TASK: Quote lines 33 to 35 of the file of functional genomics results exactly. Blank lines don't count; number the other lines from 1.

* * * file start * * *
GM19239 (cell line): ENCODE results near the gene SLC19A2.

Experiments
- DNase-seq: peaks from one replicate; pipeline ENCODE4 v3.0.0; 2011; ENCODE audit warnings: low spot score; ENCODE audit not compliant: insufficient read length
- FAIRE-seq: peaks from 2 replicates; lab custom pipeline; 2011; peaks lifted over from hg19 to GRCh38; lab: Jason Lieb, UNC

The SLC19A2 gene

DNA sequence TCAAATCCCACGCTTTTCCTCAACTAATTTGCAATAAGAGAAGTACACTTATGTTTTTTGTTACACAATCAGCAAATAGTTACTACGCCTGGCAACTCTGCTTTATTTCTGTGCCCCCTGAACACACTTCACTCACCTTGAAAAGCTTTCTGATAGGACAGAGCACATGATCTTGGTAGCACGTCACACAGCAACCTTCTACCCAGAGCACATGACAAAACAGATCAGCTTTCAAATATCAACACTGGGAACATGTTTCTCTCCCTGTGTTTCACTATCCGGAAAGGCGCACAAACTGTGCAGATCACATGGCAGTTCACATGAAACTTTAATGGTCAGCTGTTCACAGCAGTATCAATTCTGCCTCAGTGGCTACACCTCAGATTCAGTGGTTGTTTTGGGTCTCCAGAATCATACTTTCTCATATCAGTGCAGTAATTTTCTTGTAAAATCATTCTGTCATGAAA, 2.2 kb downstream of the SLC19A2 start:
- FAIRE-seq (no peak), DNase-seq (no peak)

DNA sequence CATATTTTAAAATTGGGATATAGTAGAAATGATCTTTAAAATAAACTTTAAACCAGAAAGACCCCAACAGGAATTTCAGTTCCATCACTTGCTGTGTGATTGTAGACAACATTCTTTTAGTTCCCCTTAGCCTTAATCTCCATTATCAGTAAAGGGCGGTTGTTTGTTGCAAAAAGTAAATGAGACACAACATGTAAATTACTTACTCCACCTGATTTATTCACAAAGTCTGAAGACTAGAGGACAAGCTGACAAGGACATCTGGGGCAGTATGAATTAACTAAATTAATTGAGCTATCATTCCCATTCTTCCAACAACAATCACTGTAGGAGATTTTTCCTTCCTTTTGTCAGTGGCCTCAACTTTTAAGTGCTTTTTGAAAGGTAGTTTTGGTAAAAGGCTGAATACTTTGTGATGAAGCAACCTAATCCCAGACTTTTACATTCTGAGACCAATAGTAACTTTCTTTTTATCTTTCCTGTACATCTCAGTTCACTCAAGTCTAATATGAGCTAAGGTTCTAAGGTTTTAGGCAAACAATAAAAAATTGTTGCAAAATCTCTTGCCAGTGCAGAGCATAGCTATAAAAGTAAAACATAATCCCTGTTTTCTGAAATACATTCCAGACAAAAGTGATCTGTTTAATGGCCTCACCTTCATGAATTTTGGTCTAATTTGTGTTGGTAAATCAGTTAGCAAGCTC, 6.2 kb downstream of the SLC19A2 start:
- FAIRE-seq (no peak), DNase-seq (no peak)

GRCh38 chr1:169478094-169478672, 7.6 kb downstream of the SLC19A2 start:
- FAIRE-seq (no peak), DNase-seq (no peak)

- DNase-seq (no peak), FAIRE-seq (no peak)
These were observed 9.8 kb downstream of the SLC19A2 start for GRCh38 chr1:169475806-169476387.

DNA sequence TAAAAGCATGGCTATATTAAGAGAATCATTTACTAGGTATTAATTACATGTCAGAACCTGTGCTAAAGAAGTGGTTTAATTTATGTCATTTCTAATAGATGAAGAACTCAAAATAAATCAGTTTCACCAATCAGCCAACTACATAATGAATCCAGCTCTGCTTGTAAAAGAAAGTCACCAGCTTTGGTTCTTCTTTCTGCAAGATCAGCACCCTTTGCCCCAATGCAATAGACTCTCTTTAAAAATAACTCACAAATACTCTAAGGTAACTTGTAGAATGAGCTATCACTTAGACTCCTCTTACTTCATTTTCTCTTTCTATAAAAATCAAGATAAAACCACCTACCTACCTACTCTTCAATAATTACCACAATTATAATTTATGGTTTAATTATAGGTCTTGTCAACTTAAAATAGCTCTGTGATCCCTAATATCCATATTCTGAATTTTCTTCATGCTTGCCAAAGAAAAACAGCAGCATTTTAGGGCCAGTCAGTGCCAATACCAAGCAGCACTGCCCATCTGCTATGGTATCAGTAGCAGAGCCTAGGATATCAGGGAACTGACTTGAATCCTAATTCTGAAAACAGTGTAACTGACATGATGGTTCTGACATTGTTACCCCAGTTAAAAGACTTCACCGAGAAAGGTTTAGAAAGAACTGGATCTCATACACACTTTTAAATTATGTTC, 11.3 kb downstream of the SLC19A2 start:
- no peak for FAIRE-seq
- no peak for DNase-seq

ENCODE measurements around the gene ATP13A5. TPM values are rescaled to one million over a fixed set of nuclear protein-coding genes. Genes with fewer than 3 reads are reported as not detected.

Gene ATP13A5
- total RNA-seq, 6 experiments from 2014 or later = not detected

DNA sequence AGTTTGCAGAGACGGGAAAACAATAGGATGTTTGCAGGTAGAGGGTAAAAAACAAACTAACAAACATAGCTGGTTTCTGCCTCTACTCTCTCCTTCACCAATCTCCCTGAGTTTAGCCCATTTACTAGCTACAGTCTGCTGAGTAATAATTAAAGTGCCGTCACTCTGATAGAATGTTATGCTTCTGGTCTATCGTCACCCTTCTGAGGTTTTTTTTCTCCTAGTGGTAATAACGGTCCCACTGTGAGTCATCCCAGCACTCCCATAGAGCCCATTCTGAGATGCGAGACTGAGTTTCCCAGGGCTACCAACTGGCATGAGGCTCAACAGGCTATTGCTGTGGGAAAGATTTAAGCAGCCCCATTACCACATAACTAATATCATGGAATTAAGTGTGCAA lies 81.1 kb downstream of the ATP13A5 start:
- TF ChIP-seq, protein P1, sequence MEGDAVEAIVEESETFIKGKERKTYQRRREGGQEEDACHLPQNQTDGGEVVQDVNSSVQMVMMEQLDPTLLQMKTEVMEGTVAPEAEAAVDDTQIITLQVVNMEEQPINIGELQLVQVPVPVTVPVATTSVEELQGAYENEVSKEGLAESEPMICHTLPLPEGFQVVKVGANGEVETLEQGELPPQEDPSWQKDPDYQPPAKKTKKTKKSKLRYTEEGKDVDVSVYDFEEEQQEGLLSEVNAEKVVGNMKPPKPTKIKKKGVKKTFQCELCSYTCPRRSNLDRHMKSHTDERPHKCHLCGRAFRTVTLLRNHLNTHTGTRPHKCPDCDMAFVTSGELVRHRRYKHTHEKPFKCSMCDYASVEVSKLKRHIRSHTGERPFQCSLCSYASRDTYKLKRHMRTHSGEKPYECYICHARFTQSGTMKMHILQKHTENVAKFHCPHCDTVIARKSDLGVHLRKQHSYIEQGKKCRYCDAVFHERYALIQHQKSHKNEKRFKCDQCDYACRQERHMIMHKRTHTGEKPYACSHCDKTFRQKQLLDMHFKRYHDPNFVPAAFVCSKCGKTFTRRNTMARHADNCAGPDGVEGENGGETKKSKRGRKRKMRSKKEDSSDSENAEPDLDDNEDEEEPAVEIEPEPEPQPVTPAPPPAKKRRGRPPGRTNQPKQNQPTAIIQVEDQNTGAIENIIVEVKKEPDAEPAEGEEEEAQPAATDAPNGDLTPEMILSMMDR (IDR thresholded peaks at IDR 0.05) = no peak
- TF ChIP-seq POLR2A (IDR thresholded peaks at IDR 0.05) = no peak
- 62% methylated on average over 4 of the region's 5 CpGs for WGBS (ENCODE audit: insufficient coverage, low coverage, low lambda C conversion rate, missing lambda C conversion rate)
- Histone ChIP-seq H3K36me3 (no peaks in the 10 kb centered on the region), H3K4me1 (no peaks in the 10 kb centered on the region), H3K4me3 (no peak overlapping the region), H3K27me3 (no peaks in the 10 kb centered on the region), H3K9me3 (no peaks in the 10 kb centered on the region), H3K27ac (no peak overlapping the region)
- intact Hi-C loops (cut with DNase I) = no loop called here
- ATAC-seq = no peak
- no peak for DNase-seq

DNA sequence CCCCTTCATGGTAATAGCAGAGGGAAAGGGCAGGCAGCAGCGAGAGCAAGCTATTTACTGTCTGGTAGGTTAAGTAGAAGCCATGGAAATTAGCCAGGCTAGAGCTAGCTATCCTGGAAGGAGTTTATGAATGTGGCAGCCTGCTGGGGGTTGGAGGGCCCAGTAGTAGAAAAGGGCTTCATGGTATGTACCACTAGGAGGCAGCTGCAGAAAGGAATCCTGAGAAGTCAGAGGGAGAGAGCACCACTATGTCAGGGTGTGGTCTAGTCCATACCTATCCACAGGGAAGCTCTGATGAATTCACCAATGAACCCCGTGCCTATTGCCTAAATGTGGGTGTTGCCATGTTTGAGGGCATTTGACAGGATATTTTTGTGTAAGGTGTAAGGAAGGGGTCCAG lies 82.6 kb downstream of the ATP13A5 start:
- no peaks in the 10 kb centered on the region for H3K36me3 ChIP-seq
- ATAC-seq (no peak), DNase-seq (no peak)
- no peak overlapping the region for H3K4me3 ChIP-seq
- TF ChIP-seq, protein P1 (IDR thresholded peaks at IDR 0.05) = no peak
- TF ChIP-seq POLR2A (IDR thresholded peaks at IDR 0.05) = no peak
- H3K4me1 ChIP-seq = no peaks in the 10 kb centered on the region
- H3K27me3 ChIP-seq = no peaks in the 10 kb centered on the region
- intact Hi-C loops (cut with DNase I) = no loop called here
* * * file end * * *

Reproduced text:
- TF ChIP-seq POLR2A (IDR thresholded peaks at IDR 0.05) = no peak
- H3K4me1 ChIP-seq = no peaks in the 10 kb centered on the region
- H3K27me3 ChIP-seq = no peaks in the 10 kb centered on the region